As part of a science fair project, 14-year-old wiz Suvir Mirchandani began studying fonts, and came up with a paper on how his country (United States) can save millions of dollars a year just by using Garamond instead of Times New Roman.
According to CNN, he collected some of his teachers' assignments and determined how much ink was used for each of the most popular fonts: Times New Roman, Century Gothic, Comic Sans and the much thinner Garamond.
A graph of ink usage revealed that if his school district relied solely on Garamond, ink consumption would be reduced by 24 per cent, saving as much as $21,000 a year, elitedaily.com also reports.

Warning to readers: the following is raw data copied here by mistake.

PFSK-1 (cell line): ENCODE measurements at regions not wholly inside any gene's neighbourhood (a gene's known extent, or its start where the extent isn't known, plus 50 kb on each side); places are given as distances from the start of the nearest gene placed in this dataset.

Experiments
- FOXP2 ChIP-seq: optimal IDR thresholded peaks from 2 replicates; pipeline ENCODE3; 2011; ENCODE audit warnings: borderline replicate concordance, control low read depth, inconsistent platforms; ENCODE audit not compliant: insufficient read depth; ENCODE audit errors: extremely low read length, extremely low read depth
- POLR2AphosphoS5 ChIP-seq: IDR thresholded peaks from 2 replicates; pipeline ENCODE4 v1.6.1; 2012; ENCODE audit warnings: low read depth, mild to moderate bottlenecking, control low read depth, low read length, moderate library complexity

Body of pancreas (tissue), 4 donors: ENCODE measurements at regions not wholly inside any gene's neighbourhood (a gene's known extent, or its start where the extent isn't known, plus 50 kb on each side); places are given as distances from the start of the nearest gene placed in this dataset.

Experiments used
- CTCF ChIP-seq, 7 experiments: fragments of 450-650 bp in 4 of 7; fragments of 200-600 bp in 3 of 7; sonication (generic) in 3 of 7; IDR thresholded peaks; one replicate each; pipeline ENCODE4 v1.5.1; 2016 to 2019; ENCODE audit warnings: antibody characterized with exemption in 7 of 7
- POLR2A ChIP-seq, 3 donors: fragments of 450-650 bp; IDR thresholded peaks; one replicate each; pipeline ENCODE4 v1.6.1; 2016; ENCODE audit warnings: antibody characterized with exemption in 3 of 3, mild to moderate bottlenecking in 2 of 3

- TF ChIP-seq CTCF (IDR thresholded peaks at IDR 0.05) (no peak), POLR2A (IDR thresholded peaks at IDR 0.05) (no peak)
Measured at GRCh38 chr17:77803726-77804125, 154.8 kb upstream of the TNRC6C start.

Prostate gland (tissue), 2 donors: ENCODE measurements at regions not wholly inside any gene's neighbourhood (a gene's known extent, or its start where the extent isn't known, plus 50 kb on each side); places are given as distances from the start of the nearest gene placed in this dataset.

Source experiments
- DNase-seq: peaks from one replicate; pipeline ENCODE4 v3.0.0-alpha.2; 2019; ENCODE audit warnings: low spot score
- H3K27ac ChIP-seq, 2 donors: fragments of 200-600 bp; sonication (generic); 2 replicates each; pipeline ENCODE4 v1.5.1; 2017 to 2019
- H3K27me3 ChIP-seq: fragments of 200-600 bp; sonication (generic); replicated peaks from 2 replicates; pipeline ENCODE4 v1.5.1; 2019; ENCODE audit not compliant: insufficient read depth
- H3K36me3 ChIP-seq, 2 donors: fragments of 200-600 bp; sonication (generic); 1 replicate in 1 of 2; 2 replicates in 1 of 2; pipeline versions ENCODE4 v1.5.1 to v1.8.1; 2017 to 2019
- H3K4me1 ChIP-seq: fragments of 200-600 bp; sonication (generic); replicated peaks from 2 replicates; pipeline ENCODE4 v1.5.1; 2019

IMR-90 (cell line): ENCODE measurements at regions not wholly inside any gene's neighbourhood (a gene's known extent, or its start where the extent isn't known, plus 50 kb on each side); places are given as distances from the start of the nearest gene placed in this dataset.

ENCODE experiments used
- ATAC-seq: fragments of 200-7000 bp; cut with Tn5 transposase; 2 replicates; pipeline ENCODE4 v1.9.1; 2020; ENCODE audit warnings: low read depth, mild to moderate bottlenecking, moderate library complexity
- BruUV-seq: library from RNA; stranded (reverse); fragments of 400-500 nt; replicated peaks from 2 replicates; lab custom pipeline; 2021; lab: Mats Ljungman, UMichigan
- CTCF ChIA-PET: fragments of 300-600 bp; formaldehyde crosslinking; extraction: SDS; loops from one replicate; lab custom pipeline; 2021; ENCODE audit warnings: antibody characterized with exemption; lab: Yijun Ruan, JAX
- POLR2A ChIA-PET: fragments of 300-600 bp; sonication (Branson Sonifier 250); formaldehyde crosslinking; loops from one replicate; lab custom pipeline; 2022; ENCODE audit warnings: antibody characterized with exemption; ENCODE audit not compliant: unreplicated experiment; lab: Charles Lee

A teacher told Suvir to try to get his findings published in the Journal of Emerging Investigators, a publication founded by a group of Harvard graduate students that provides a forum for work of young students.
JEI asked Suvir to apply the same cost calculating methods to the federal government, which spends about $1.8 billion on printing a year.
The teen ran his tests on five sample pages from documents on the Government Printing Office and concluded that if the federal government used only Garamond, it could save nearly $136 million a year.
Add another $234 million if state governments did the same thing.
"They can't convert everything to a digital format; not everyone is able to access information online. Some things still have to be printed," Mirchandani argues.
So, the next time you want to print something, try using Garamond instead of other fonts, and you might save yourself some ink money in the long run.
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